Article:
Right, so, let's say we define a task with an Average difficulty of having a 50/50 chance of success. If we're rolling 3d6 (let's say we're rolling 3d6 for this imaginary resolution system), then our target number (on a straight unmodified roll, assuming a "roll high" standard) would be 11, since you have a 50% chance of rolling an 11 or greater. We can set similar benchmarks for other difficulties. We might set an Easy task at 75% likely, a Hard task at 25% likely and an Extremely Hard task at 10% likely. Again, assuming the 3d6 distribution, our target numbers will be 9 (Easy), 13 (Hard) and 15 (Extremely Hard).A word to the wise about this strategy: First, it works best (and by best, I mean "is easiest to calculate") using odd numbers of dice. Second, it requires an interpretation of the nature of task difficulty that unhinges the difficulty of the task from the person undertaking it. It just

*is*this difficult to do this task. Climbing this wall is an Easy task, but surviving that 100 foot dive is a Hard task, and the numbers associated with the difficulty of those tasks never change, even if the skill and ability of the characters undertaking them does.#### Final Thoughts

Any of these strategies toward game mechanics are equally viable and each influences the way the game is played in specific ways. Before you pick one of these methods, think about how you want the task resolution method to interact with the rules. Do you want a system where the degree of success (or even failure) is important? Then use a Mean Plus One system. Do you want to subtly encourage skill diversification to approximate a "jack of all trades" system? The Mean As Hump mechanic's low-roll diminishing returns will push your PCs in the right direction. If you're planning on using few, low modifiers to dice rolls and want a simple system that easy for you, the GM, to keep track of, use the Pre-Calculated Objective Difficulties method (man, we've got to come up with a shorter name for that).That's it for this week's Stupid Dice Tricks. Let's hope a new and exciting topic in dice math pops into my brain before next Friday. Until then, thanks for reading and I hope this clears up a bit.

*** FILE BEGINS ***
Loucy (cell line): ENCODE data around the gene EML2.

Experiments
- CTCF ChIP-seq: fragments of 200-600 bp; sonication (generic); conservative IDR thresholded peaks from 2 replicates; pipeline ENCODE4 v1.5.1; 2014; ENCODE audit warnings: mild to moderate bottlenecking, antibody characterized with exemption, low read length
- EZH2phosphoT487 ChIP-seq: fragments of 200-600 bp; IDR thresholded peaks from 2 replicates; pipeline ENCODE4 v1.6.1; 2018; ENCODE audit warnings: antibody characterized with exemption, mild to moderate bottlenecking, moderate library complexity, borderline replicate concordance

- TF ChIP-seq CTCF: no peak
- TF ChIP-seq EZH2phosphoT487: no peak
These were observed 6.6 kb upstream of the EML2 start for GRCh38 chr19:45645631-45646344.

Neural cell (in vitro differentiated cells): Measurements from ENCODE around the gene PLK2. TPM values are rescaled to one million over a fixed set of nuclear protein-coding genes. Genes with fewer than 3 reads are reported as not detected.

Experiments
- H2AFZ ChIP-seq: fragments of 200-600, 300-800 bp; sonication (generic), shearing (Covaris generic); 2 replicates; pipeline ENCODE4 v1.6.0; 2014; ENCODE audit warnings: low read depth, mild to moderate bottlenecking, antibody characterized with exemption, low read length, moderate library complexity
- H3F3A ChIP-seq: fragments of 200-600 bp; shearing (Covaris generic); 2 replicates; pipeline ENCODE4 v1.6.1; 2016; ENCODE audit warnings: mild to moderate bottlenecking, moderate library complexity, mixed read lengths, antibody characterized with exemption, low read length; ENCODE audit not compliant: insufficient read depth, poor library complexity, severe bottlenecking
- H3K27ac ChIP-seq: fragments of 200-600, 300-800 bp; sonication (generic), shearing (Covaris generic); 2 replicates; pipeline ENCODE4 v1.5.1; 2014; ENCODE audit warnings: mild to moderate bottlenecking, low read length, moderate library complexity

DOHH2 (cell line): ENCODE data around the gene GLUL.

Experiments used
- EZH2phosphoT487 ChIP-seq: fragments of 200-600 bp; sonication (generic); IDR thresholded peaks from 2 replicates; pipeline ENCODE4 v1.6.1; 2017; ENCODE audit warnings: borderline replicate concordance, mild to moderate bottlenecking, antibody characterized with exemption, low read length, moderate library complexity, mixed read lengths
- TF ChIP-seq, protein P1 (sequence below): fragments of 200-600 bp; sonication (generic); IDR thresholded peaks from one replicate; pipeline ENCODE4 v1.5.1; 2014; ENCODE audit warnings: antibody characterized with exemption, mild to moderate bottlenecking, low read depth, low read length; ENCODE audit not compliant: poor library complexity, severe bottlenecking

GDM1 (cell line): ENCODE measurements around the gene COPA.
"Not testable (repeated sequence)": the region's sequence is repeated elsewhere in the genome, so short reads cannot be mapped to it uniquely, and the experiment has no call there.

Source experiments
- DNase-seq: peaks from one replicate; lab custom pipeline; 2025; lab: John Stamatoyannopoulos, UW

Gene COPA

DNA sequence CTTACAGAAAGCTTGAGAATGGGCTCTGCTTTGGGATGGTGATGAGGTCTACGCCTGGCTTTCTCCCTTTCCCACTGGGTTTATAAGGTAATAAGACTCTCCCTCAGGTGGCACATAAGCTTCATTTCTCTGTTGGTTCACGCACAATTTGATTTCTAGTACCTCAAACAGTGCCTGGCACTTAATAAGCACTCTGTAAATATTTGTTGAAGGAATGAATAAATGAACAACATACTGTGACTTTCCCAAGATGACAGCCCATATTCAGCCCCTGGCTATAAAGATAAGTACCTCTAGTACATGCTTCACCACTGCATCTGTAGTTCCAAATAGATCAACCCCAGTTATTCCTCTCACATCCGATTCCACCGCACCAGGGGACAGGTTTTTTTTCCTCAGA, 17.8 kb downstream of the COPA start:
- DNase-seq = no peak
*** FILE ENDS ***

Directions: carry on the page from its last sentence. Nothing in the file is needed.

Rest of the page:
One of the interesting (well, to me) things about GURPS and the 3d6/roll low mechanic is the value of modifiers. If you really suck (say, a skill of 4), your odds are really only marginally better with a +1. Even going from a 6 (10% chance of success, more or less) to a 7 (15%, more or less) isn't that much better. Sure, you'll succeed 50% more often, but in reality, you have a 90% and 85% chance of failure - still pretty damn bad.

ReplyDeleteOn the high end, if you have Skill-25, well, you can ONLY fail on a crit. That same +1 is fairly valueless.

In the middle, bonuses are huge. A recent post of mine about combat with melee weapons looked at this, finding a sublime state of true badassness around Skill-22 to Skill-24, since you could voluntarily absorb large penalties and still not apprecicably alter success chances.

So I'm a fan of central-tendency mechanics. I find them compelling. I find the flat-distribution roll of the d20 type systems understandable but frustrating, because the distribution is so very wide.

Of course, I freely admit bias: I've played GURPS since 1988 or so, playtested, lead-playtested, written a few articles, and have a book in development hell. So take my thoughts for what they are. :-)

The post in question: http://gamingballistic.blogspot.com/2013/02/skill-levels-for-combat-in-gurps.html

Great post! You have a very clear way of explaining these dice mechanics. I'd be interested in your take on dice pool mechanics where there's a target number and you count out the number of dice that met the target individually. So say you have 4d10, and the target number is 7. If you rolled 1, 5, 7, 9, then two dice met the target and you succeeded.

ReplyDeleteThanks man! I'm still parsing out some math to do with dice pools. I, like many folks my age, spent the better part of the 90s playing rpgs that relied heavily upon dice pools, particularly d10 dice pools. I do plan on looking at dice pools some time, I just tend to investigate dice math issues when I have a specific question I want answered. Here it was "how do you use central tendency to create a task resolution system?"